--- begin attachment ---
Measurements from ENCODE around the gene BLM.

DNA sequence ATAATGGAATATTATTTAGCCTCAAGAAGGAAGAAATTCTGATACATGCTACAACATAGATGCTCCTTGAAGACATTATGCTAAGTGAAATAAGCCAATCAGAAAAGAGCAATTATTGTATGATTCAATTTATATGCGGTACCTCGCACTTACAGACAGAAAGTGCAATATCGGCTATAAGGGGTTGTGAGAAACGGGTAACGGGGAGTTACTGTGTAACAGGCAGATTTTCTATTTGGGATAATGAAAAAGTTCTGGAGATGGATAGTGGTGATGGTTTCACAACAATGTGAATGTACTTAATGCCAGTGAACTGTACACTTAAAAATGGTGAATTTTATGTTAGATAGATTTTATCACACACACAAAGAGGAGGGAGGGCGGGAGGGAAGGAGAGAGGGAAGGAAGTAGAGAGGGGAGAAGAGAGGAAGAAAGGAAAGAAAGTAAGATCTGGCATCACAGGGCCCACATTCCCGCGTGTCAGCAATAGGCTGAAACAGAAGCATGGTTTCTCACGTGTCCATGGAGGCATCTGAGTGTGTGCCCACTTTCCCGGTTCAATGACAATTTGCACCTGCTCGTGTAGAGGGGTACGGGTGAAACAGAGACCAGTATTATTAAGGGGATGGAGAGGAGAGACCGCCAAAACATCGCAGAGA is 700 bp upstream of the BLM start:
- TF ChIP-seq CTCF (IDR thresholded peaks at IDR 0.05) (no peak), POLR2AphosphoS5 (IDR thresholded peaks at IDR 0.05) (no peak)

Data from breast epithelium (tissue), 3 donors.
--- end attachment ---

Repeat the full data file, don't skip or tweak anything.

Measurements from ENCODE around the gene BLM.

DNA sequence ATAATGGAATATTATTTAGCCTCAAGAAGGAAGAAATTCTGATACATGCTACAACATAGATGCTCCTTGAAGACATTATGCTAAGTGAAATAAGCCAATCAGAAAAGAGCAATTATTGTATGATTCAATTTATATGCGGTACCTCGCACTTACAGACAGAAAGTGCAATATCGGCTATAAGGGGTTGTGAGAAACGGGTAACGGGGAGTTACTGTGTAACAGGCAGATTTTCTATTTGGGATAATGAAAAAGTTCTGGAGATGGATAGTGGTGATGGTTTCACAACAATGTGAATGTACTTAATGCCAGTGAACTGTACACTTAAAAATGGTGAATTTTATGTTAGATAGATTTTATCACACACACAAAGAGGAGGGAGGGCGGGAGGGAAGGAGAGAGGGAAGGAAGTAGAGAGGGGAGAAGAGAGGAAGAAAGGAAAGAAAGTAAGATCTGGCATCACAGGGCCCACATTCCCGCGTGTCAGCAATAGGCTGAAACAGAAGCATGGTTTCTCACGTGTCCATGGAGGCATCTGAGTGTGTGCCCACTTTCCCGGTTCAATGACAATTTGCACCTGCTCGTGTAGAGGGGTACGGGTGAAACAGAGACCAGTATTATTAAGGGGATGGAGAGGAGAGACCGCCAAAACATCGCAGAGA is 700 bp upstream of the BLM start:
- TF ChIP-seq CTCF (IDR thresholded peaks at IDR 0.05) (no peak), POLR2AphosphoS5 (IDR thresholded peaks at IDR 0.05) (no peak)

Data from breast epithelium (tissue), 3 donors.